This Couple Sacrifices Much To Build Successful Tech
By Carol Hymowitz
The Wall Street Journal
February 13, 2001
EIGHT YEARS AGO, Anousheh Ansari convinced her husband, Hamid, to cash
in their stock savings of $50,000 to launch Telecom Technologies, a telecommunications
Anousheh, who met her husband, a fellow emigre from Iran, while working
at MCI in Washington, D.C., figured they could be far more successful as
entrepreneurs than as corporate employees. They had already given up so
much, she thought, they should aim for a big success.
"If it had been up to me I wouldn't have started it," says
Today, the couple's $50,000 investment is valued at more than $600 million.
Telecom Technologies, which the couple sold last year to Sonus Networks
of Westford, Mass., a provider of voice infrastructure solutions, has become
a leading developer of so-called softswitch solutions, which unify separate
networks for telephone, Internet and wireless communication. Hamid reports
to his wife, who is a vice president at Sonus and general manager of the
softswitch business, now called INtelligentIP.
SOFT-SPOKEN AND reticent, Anousheh attributes her drive and her willingness
to take risks to her experiences as a teenager in Iran and a new arrival
in the U.S.
"It's like being thrown into the sea and realizing you can either
tread water to stay afloat or focus all your energy on moving forward and
swim to shore," she says of surviving in a new country. "I learned
to deal with problems as they came along, to find solutions and not panic."
Like many immigrants before them, the couple found that knowing how
to overcome obstacles and forge a new life path amid chaos gave them the
skills and confidence to succeed. But unlike the generations past, their
rise to the top was quick and well orchestrated.
Growing up in Tehran, Anousheh watched reruns of "Star Trek"
and dreamt of becoming an astronaut. She was a sixth grader when the Islamic
revolution began. Her father, a marketing vice president of a wine company,
was branded as the devil's doer and his concern was shut down.
Anousheh reacted by organizing fellow students to protest the new regime.
As a seventh grader, she put together a troupe of students to perform a
play that satirized Iran's religious fanatics. When school administrators
banned the production, Anousheh and her classmates launched a schoolyard
strike for two days -- and subsequently performed the play for fellow students
when teachers weren't around.
She realized she would have to leave Iran to pursue an education. "I
was strong in science and math, where university seats were very scarce,
and on top of that I was a woman and my family wasn't politically correct,"
She came to the U.S. when she was 17, lived with an aunt and uncle in
Virginia, and studied English eight hours a day. Within a few years she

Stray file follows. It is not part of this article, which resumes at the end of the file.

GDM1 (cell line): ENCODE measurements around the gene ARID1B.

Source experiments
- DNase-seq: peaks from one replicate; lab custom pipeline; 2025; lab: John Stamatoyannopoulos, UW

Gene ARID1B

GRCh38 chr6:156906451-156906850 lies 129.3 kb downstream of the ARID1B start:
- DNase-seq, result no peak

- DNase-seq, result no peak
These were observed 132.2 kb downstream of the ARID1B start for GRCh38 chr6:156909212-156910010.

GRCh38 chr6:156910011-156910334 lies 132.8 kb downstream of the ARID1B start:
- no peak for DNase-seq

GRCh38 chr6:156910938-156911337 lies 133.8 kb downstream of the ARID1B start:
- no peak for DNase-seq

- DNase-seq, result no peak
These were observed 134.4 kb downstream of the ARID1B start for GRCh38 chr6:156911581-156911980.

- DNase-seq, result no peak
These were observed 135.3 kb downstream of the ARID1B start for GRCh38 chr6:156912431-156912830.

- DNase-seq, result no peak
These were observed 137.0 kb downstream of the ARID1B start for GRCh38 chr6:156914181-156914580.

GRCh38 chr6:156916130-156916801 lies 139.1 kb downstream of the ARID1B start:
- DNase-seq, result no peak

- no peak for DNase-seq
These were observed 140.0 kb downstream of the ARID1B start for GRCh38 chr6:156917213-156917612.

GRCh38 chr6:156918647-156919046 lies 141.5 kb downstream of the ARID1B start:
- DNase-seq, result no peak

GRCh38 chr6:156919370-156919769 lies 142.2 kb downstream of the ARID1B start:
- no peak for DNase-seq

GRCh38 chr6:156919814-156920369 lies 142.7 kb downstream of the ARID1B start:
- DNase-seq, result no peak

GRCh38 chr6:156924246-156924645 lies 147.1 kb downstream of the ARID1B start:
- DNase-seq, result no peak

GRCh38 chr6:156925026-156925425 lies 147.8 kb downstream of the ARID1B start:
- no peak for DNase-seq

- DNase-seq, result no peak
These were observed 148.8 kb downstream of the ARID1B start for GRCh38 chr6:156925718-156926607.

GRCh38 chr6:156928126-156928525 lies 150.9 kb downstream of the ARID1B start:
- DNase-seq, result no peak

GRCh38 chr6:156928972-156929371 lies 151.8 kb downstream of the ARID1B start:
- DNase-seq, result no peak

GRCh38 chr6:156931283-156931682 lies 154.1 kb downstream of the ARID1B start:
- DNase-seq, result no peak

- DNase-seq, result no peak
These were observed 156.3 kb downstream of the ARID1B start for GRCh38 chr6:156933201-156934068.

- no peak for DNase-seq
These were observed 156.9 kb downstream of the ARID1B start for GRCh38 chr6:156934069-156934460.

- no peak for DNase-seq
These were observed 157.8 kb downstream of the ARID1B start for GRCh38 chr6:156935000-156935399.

had earned an electrical-engineering degree and landed a job at MCI.
Hamid Ansari, meanwhile, followed a similar path. He came to the U.S.
at 14 as a summer exchange student and stayed on when the revolution erupted.
For a year, he lived on his own while attending high school, until his
father and younger brother could join him. He earned degrees in engineering
and computer science and went to work at MCI in 1982 when the company was
first challenging AT&T's dominance in telecommunications.
AS CO-FOUNDERS of Telecom Technologies, the couple initially felt as
if they were repeating their early struggles of having to live with uncertainty.
Unable to get bank financing, they maxed out personal credit cards. They
garnered a host of big corporate customers, only to discover many were
slow bill payers.
"We had invoices of over 120 days and somehow had to make payroll,"
says Anousheh. Within a year, however, they got a line of credit and began
developing new software.
They also saw their talents "balance magically," says Hamid,
now 36 years old. He handles sales and marketing while she oversees finance,
personnel, engineering development and day-to-day operations. Hamid describes
his wife as "extremely organized, meticulous, technically proficient
When interviewing prospective employees, Anousheh, 34, says she "paints
a gloomy picture and tries to scare them a bit," telling them that
like herself and her husband they will be expected to put in 10- and 12-hour
workdays. "Some people run in the opposite direction, but the ones
who stay are committed and willing to do whatever it takes," she says.
She now oversees 200 employees, some of them relatives, such as her sister.
Anousheh tells the story of one new employee who ordered a bookcase
and asked who would assemble it for him. A colleague warned him, "You
better do it yourself or else Anousheh will bring her tool box and do it
Last year's decision to sell Telecom Technologies was another high risk.
The Ansaris had been considering taking their company public when they
were approached by Sonus, whose founder also is Iranian. They decided that
being acquired by a public company was the quickest way to grow, but insisted
on staying on in top jobs.
They're proud of their accomplishments but acknowledge the sacrifices
made. "We've given the best years of our lives to building this business,"